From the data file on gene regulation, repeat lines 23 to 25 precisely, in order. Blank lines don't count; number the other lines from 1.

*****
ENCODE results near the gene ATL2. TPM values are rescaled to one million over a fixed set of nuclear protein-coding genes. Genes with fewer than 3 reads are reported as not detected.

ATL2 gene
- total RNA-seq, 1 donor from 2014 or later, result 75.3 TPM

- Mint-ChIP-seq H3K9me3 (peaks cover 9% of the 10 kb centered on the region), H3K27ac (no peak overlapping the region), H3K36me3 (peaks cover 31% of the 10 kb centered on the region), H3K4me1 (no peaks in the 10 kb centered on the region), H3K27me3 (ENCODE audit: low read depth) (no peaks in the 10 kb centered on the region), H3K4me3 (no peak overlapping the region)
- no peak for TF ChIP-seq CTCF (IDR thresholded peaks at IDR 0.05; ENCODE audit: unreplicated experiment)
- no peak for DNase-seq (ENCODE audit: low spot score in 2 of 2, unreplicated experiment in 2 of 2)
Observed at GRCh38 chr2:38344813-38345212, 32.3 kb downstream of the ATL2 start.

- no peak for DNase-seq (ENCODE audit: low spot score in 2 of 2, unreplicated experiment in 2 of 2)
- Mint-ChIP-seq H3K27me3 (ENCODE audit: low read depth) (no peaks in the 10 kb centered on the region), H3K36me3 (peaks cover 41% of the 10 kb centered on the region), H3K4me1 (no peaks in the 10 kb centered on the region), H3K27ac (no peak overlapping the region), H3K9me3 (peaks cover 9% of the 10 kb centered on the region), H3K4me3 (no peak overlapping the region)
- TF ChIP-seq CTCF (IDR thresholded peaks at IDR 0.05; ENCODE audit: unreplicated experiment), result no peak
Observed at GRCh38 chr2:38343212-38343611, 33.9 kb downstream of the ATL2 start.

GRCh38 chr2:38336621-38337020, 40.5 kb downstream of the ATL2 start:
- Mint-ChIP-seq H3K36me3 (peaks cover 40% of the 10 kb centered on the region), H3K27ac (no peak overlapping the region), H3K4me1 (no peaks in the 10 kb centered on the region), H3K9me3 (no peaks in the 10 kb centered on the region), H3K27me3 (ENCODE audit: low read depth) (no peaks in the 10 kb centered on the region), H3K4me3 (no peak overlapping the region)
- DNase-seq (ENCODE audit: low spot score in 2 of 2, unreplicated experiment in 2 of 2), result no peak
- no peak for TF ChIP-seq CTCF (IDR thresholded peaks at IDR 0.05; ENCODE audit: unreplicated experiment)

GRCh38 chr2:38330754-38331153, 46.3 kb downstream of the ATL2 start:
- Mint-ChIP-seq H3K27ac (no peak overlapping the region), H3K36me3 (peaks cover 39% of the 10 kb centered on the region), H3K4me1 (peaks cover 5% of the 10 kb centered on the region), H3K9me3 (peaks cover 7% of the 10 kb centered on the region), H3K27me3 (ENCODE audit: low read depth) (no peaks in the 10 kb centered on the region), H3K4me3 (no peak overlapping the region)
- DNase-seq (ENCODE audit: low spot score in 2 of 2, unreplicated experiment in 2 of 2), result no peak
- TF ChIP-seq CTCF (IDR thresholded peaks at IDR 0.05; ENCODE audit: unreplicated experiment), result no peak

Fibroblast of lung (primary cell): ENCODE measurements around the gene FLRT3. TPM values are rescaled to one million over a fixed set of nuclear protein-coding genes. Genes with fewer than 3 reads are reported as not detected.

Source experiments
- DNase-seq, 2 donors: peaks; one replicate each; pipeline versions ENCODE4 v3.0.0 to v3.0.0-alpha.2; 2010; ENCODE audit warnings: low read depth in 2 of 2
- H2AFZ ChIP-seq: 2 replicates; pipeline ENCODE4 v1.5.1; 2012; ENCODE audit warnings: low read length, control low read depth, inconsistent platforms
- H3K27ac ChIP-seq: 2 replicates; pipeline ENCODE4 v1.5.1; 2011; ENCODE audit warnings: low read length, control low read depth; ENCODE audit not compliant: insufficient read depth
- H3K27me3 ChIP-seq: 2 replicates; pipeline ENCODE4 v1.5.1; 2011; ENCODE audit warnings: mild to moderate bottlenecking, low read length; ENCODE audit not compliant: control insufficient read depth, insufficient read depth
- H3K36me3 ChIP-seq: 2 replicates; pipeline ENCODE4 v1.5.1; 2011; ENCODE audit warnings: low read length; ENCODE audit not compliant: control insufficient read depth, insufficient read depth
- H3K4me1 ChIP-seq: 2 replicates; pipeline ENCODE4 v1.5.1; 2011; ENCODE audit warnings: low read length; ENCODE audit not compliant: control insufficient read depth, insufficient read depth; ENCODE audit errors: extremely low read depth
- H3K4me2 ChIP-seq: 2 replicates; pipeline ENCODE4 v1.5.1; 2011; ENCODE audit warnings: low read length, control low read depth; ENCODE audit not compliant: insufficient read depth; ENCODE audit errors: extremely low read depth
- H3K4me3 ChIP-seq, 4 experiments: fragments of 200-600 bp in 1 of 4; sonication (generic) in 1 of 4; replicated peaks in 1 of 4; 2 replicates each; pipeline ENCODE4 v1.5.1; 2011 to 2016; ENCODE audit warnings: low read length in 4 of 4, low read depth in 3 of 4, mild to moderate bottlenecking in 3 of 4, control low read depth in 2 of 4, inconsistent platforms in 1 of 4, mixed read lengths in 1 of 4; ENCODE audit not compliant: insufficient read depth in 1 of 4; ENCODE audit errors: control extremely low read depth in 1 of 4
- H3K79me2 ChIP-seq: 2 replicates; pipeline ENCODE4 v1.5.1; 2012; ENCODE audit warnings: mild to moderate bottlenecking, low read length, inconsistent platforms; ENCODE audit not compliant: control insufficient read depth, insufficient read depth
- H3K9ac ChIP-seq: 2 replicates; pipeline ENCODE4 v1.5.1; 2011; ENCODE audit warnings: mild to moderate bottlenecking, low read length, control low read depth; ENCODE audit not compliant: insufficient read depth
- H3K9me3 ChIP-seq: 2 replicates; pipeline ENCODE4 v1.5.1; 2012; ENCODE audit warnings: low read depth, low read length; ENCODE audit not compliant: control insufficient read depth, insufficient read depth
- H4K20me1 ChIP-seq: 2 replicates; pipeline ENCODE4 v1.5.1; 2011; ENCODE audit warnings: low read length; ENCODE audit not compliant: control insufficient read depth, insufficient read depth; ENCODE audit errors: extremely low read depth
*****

- H2AFZ ChIP-seq: 2 replicates; pipeline ENCODE4 v1.5.1; 2012; ENCODE audit warnings: low read length, control low read depth, inconsistent platforms
- H3K27ac ChIP-seq: 2 replicates; pipeline ENCODE4 v1.5.1; 2011; ENCODE audit warnings: low read length, control low read depth; ENCODE audit not compliant: insufficient read depth
- H3K27me3 ChIP-seq: 2 replicates; pipeline ENCODE4 v1.5.1; 2011; ENCODE audit warnings: mild to moderate bottlenecking, low read length; ENCODE audit not compliant: control insufficient read depth, insufficient read depth